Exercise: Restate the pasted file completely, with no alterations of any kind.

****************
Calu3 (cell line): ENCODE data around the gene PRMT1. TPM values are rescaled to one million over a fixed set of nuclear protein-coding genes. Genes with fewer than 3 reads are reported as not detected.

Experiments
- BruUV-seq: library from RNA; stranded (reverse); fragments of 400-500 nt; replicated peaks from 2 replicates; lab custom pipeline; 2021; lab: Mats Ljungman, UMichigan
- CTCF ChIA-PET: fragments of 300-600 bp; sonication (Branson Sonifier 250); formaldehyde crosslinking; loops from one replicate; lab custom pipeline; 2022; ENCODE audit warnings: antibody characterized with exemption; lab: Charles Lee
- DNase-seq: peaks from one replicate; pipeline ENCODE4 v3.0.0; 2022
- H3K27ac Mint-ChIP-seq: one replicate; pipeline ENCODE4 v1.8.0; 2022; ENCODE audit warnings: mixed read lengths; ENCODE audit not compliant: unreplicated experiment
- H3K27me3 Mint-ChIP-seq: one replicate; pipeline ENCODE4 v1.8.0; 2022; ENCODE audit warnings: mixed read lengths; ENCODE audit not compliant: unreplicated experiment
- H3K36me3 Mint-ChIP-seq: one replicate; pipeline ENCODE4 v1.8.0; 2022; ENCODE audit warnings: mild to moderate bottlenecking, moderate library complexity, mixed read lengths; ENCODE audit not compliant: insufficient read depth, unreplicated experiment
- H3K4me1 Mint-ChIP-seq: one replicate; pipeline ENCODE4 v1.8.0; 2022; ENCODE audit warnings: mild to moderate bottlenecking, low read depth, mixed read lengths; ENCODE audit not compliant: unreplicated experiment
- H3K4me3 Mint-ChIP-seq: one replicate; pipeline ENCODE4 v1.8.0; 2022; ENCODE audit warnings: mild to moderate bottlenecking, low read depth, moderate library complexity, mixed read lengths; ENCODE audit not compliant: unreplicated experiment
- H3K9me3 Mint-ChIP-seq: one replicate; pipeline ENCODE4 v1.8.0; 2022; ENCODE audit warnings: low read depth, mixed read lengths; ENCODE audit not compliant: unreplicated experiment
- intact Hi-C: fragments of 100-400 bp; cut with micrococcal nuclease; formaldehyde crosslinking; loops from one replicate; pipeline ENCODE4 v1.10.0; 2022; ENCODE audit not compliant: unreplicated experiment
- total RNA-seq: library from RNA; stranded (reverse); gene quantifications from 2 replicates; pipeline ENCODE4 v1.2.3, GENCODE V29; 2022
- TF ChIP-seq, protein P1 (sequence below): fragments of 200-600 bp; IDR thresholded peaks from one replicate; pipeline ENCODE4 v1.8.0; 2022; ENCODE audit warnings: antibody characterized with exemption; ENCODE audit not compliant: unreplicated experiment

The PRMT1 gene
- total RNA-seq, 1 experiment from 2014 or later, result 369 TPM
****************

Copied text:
Calu3 (cell line): ENCODE data around the gene PRMT1. TPM values are rescaled to one million over a fixed set of nuclear protein-coding genes. Genes with fewer than 3 reads are reported as not detected.

Experiments
- BruUV-seq: library from RNA; stranded (reverse); fragments of 400-500 nt; replicated peaks from 2 replicates; lab custom pipeline; 2021; lab: Mats Ljungman, UMichigan
- CTCF ChIA-PET: fragments of 300-600 bp; sonication (Branson Sonifier 250); formaldehyde crosslinking; loops from one replicate; lab custom pipeline; 2022; ENCODE audit warnings: antibody characterized with exemption; lab: Charles Lee
- DNase-seq: peaks from one replicate; pipeline ENCODE4 v3.0.0; 2022
- H3K27ac Mint-ChIP-seq: one replicate; pipeline ENCODE4 v1.8.0; 2022; ENCODE audit warnings: mixed read lengths; ENCODE audit not compliant: unreplicated experiment
- H3K27me3 Mint-ChIP-seq: one replicate; pipeline ENCODE4 v1.8.0; 2022; ENCODE audit warnings: mixed read lengths; ENCODE audit not compliant: unreplicated experiment
- H3K36me3 Mint-ChIP-seq: one replicate; pipeline ENCODE4 v1.8.0; 2022; ENCODE audit warnings: mild to moderate bottlenecking, moderate library complexity, mixed read lengths; ENCODE audit not compliant: insufficient read depth, unreplicated experiment
- H3K4me1 Mint-ChIP-seq: one replicate; pipeline ENCODE4 v1.8.0; 2022; ENCODE audit warnings: mild to moderate bottlenecking, low read depth, mixed read lengths; ENCODE audit not compliant: unreplicated experiment
- H3K4me3 Mint-ChIP-seq: one replicate; pipeline ENCODE4 v1.8.0; 2022; ENCODE audit warnings: mild to moderate bottlenecking, low read depth, moderate library complexity, mixed read lengths; ENCODE audit not compliant: unreplicated experiment
- H3K9me3 Mint-ChIP-seq: one replicate; pipeline ENCODE4 v1.8.0; 2022; ENCODE audit warnings: low read depth, mixed read lengths; ENCODE audit not compliant: unreplicated experiment
- intact Hi-C: fragments of 100-400 bp; cut with micrococcal nuclease; formaldehyde crosslinking; loops from one replicate; pipeline ENCODE4 v1.10.0; 2022; ENCODE audit not compliant: unreplicated experiment
- total RNA-seq: library from RNA; stranded (reverse); gene quantifications from 2 replicates; pipeline ENCODE4 v1.2.3, GENCODE V29; 2022
- TF ChIP-seq, protein P1 (sequence below): fragments of 200-600 bp; IDR thresholded peaks from one replicate; pipeline ENCODE4 v1.8.0; 2022; ENCODE audit warnings: antibody characterized with exemption; ENCODE audit not compliant: unreplicated experiment

The PRMT1 gene
- total RNA-seq, 1 experiment from 2014 or later, result 369 TPM